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Tongaat reports interim loss and says capital raise is essential to turnaround strategy

Tongaat Hulett says its turnaround strategy was continuing, and processes for a R4 billion capital raise had begun, with partial underwriting for R2bn. Photo Supplied.

Tongaat Hulett says its turnaround strategy was continuing, and processes for a R4 billion capital raise had begun, with partial underwriting for R2bn. Photo Supplied.

Published Dec 10, 2021

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STRUGGLING Tongaat Hulett’s share price fell 7.8 percent yesterday, after it announced a headline loss of R254 million in the six months to September 2020 compared with the earnings of R59m in the same period in 2020.

The group said, however, its turnaround strategy was continuing, and processes for a R4 billion capital raise had begun, with partial underwriting for R2bn.

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The weak results had been due to lower raw sugar production, land sales that were delayed by civil riots, hyperinflation in Zimbabwe, prior period restatements and a R158 million impact of civil unrest on profits.

On the positive side, sugar demand was strong across all geographies, there were market share gains, and improvements in ESG were implemented.

Initiatives to improve operations had begun and governance was strengthened, debt was cut, and cash flow improved.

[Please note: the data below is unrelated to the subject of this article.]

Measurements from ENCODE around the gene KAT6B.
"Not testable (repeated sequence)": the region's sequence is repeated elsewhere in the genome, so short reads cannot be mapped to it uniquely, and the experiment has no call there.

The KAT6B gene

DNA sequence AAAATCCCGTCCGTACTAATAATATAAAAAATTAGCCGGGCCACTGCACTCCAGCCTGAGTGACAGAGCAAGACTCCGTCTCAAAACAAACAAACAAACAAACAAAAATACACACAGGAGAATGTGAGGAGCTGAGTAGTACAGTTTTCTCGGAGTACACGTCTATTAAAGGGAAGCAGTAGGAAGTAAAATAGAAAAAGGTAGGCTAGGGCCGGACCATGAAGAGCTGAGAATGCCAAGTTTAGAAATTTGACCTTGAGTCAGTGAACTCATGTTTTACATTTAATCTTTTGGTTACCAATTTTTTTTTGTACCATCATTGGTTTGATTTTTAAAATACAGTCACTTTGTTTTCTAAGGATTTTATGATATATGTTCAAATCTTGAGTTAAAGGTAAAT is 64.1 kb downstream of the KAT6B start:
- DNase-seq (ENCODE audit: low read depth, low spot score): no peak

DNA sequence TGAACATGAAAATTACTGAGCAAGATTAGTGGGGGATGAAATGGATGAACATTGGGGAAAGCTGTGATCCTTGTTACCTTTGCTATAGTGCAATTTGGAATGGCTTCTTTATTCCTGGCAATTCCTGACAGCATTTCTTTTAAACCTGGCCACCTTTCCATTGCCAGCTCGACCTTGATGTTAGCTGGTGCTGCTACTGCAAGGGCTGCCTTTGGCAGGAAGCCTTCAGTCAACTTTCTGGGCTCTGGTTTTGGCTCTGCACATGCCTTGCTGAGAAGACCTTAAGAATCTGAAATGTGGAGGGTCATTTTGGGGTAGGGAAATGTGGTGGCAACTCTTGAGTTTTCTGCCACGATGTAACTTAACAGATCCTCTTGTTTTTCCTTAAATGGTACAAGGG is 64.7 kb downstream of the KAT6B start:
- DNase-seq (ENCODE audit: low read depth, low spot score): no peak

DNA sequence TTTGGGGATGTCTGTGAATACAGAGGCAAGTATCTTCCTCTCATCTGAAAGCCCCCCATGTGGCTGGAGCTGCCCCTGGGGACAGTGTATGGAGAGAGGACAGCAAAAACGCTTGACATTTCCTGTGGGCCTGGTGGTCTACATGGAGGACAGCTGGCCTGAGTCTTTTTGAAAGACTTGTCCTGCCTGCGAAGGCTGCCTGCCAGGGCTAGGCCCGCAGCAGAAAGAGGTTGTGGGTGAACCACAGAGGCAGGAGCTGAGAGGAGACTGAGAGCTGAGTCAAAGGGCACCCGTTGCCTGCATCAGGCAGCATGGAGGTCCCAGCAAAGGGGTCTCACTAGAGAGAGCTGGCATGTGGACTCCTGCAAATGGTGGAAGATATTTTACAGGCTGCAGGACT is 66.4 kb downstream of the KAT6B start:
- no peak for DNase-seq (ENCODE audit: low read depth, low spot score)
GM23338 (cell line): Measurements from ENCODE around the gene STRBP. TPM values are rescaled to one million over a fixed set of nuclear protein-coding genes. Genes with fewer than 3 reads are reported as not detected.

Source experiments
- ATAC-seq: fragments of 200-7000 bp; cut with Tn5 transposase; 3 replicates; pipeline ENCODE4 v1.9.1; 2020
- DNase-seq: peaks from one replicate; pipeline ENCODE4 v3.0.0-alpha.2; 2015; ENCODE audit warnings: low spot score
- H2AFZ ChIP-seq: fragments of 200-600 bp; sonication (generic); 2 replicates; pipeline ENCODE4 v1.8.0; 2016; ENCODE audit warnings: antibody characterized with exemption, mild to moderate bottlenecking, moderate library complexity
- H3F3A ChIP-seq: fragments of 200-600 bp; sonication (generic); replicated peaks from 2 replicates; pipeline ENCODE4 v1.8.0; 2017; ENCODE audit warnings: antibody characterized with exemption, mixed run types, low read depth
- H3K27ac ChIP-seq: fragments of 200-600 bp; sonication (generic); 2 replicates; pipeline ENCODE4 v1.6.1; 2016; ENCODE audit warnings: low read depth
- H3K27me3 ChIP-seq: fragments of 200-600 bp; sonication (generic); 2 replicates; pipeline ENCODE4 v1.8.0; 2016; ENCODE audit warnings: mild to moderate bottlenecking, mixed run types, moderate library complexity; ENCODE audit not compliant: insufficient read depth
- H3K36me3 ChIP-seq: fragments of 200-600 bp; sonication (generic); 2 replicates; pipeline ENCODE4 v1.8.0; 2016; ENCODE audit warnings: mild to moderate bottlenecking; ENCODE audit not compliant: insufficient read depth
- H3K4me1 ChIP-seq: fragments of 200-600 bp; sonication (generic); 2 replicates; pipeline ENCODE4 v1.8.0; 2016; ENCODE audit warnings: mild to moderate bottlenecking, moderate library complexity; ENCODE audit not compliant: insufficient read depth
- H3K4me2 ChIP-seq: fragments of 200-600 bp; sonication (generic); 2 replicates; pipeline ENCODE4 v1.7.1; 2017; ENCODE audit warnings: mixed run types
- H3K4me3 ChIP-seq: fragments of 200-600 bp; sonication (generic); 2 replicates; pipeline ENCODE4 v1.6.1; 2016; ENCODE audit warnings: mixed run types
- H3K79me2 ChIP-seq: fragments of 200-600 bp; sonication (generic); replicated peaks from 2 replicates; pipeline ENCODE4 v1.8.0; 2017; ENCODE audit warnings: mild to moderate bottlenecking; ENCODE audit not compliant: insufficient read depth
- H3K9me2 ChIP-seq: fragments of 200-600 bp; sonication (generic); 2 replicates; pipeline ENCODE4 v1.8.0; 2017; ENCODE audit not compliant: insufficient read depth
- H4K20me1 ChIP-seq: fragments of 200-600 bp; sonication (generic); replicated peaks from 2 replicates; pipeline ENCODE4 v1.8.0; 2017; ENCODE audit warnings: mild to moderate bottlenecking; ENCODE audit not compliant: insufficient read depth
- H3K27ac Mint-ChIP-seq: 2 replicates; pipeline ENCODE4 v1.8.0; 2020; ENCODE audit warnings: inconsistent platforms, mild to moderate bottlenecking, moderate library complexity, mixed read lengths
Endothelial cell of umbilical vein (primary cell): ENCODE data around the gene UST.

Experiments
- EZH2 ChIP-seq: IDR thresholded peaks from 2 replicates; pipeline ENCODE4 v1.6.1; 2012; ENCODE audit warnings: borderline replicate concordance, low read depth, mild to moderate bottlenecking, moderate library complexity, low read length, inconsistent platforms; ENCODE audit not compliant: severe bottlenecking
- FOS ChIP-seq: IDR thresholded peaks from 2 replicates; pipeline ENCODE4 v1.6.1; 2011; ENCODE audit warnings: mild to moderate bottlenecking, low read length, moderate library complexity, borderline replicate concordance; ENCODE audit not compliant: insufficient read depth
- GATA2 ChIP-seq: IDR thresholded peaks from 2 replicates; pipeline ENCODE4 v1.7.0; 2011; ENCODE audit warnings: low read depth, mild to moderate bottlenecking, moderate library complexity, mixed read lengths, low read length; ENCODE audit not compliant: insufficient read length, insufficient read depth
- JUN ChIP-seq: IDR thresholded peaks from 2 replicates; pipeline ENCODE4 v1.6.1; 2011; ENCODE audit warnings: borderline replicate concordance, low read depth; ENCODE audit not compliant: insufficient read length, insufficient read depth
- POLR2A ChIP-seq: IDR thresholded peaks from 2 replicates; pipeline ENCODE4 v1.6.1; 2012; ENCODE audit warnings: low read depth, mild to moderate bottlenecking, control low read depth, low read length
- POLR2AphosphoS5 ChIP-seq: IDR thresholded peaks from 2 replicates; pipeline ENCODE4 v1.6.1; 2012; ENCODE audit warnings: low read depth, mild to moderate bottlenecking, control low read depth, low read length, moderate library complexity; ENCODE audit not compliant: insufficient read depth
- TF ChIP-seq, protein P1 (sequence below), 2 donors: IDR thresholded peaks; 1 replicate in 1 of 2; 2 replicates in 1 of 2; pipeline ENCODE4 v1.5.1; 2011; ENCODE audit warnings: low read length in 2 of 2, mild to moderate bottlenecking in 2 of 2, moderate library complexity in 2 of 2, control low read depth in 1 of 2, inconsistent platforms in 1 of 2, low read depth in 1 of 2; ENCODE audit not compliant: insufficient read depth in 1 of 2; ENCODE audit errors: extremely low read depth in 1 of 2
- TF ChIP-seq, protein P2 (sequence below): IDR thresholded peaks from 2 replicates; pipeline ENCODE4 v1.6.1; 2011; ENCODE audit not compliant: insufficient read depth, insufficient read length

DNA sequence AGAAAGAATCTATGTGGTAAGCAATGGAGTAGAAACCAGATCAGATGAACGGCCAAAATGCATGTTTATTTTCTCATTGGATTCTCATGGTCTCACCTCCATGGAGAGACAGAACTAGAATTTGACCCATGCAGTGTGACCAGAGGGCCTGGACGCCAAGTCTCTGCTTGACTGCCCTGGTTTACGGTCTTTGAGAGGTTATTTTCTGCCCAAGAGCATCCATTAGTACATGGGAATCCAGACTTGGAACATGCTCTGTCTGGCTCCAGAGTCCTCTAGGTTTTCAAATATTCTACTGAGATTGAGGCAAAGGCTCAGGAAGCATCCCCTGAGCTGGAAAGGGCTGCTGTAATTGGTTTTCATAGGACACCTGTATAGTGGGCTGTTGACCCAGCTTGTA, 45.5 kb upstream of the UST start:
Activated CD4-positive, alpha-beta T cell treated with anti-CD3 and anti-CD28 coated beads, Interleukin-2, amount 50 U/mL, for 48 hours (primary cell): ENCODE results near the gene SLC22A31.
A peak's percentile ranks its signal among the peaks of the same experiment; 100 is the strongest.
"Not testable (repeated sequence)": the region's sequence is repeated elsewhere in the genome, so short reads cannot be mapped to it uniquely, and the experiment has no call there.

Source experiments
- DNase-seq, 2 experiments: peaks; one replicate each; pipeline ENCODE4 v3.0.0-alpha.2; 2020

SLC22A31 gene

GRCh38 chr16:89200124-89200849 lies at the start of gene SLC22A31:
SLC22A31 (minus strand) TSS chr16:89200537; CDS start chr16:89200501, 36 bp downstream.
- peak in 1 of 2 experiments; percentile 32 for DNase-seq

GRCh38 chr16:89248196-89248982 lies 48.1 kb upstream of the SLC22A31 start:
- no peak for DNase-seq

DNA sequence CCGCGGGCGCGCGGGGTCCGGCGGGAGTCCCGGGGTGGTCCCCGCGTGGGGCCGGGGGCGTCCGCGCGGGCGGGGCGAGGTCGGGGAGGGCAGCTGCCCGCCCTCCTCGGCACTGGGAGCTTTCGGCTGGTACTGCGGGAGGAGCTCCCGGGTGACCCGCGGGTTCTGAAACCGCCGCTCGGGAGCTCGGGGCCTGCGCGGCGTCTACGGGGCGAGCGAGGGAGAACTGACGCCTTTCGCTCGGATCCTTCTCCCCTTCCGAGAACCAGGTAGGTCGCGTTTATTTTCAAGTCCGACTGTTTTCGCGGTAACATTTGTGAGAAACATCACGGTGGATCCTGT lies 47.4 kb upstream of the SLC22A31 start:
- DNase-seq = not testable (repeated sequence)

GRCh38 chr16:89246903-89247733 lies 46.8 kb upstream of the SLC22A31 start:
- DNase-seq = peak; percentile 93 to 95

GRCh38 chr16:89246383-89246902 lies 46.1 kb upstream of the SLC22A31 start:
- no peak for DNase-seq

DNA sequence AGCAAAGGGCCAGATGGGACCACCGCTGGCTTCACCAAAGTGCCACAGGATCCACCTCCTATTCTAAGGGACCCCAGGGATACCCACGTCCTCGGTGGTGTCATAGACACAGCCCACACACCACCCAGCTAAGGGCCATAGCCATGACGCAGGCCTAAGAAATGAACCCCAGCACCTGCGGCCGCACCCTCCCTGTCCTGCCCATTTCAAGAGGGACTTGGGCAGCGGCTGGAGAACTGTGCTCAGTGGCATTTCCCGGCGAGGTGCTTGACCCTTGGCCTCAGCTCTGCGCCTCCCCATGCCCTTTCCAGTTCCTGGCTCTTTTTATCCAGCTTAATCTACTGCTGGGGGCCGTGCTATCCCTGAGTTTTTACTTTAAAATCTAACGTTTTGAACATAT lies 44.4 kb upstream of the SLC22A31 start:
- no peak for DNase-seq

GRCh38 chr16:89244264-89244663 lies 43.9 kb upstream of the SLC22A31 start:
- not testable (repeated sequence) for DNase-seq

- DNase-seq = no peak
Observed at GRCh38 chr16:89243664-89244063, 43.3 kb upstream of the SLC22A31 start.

A five-year capital programme had started. Total borrowings were R6.9bn, compared to R11.7bn last year. Net finance costs fell 50 percent on reduced debt and favourable exchange rate movements. Debt-refinancing agreements were concluded in South Africa and Mozambique.

Dividends and management fees of R140m were received from Zimbabwe.

The board said it remained committed to act on findings of the PwC forensic investigations relating to accounting irregularities announced by the group in 2019, pertaining to prior years.

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Criminal case processes were under way and civil proceedings against the group’s previous leadership had been instituted.

Summonses had been issued and these matters were in court in Pietermaritzburg. It was anticipated that full trials would be scheduled for early 2023. The group was also supporting various regulators with their ongoing investigations.

During the interim period revenue increased 5 percent to R8.5bn. Operating profit fell 23 percent to R1.3bn. The hyper-inflationary monetary loss was R110m compared with a R71m loss in 2020.

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The Mozambique sugar operations delivered strong growth in operating profit from robust local sales. The Zimbabwe operations benefited from buoyant local sales but were impacted by hyperinflation.

The South African sugar operations had a challenging six months compounded by breakdowns at raw sugar mills, unrest in KwaZulu-Natal in July, and the challenges in processing sugar-cane that arose from unrest-related arson.

Covid-19 related impacts, civil riots and a weak economy continued to weigh on the revenue and profits of the property business, the group said.

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With the sugar season drawing to a close, full year sugar production for the group was expected to be between 8 percent and 10 percent below the prior year.

The riots caused extensive damage to third-party properties in and around Tongaat’s development precincts, including Cornubia and Bridge City. As a result, there were delays in concluding transactions under negotiation, as customers reassessed investment decisions, and several transactions that were in progress had been cancelled.

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BUSINESS REPORT ONLINE

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